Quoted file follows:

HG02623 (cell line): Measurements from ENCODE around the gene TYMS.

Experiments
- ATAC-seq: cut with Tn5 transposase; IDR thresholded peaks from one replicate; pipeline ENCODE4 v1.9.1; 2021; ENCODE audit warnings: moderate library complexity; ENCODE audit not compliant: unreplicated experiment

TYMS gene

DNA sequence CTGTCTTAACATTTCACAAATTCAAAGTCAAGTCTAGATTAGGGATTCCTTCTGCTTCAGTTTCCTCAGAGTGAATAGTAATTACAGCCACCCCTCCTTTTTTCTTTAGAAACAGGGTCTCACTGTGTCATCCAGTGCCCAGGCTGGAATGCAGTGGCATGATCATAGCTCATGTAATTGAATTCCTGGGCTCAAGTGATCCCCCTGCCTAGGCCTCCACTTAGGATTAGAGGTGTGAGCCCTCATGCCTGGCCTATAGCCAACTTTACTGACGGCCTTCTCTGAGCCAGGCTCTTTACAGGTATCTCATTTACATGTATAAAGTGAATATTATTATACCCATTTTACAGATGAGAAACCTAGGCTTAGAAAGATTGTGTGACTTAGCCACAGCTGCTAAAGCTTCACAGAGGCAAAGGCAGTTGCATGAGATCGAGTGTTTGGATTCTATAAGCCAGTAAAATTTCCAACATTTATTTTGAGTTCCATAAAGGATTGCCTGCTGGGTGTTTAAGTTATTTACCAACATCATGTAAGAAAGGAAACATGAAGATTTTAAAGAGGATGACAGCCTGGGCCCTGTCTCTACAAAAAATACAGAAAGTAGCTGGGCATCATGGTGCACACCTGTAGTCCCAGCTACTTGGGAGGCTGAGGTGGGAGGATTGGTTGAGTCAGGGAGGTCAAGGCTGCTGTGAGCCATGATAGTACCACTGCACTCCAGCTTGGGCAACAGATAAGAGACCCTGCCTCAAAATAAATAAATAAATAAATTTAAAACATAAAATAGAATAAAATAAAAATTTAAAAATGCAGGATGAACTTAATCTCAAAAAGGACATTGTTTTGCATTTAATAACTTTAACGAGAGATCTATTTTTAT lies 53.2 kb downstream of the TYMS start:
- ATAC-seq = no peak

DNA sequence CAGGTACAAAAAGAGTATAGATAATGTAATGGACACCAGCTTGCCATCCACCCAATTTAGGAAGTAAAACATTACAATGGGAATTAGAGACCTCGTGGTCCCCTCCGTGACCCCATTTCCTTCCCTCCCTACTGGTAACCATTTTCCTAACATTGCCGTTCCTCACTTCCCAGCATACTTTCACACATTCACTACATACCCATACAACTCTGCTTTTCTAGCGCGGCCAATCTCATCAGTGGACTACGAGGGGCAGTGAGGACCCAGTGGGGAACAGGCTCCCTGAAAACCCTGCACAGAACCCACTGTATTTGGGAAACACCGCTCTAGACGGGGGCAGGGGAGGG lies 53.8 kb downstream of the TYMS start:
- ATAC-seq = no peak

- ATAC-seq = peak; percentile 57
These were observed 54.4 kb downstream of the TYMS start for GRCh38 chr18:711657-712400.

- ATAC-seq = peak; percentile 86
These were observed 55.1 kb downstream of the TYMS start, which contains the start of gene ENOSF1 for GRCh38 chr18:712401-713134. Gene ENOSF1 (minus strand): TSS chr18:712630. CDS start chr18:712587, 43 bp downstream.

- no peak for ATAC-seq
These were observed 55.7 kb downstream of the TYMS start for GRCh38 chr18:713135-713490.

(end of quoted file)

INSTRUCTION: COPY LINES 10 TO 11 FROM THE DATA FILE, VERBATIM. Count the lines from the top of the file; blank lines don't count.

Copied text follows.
These were observed 54.4 kb downstream of the TYMS start for GRCh38 chr18:711657-712400.

- ATAC-seq = peak; percentile 86